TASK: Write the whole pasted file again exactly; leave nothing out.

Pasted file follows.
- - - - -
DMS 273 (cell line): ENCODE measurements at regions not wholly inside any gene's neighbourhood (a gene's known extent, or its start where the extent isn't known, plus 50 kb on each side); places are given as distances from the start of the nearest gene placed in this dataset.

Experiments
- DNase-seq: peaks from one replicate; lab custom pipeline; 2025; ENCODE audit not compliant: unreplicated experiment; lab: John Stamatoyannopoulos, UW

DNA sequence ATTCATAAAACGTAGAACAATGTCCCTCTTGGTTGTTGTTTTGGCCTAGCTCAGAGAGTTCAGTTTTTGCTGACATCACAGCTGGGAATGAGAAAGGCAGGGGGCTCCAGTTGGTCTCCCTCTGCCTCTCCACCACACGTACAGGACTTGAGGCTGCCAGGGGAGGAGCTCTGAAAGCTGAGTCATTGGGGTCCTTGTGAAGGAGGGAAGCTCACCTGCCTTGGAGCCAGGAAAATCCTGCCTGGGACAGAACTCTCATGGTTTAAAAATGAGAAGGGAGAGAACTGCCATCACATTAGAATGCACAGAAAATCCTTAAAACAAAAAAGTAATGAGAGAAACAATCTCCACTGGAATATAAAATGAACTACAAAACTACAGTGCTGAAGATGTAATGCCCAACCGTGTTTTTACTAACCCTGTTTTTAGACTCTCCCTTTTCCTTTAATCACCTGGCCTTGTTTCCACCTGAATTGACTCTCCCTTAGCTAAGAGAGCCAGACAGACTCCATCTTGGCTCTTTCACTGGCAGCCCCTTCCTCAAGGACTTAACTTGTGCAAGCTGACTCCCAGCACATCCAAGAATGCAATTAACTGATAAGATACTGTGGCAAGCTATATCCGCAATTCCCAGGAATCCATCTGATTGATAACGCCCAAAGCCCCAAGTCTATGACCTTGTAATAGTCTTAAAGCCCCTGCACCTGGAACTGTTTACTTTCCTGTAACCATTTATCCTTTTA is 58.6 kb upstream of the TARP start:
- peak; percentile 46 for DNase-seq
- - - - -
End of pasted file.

DMS 273 (cell line): ENCODE measurements at regions not wholly inside any gene's neighbourhood (a gene's known extent, or its start where the extent isn't known, plus 50 kb on each side); places are given as distances from the start of the nearest gene placed in this dataset.

Experiments
- DNase-seq: peaks from one replicate; lab custom pipeline; 2025; ENCODE audit not compliant: unreplicated experiment; lab: John Stamatoyannopoulos, UW

DNA sequence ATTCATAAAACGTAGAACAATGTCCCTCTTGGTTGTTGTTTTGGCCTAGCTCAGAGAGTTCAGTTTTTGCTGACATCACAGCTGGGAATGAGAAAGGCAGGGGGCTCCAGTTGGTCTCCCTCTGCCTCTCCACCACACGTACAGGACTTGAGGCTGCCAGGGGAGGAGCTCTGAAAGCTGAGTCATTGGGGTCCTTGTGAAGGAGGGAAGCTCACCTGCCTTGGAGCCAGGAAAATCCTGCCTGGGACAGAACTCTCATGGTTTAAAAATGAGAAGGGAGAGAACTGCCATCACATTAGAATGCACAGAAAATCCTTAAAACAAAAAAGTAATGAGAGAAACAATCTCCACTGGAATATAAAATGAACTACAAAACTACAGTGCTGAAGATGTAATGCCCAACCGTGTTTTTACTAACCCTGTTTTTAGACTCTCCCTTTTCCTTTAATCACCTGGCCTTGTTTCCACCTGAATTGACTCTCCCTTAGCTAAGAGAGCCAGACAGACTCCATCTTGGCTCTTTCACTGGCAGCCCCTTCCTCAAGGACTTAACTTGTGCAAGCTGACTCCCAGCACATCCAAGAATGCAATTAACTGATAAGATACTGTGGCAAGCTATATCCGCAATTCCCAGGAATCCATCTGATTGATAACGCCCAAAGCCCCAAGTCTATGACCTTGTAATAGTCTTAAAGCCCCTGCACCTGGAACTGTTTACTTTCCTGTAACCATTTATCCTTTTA is 58.6 kb upstream of the TARP start:
- peak; percentile 46 for DNase-seq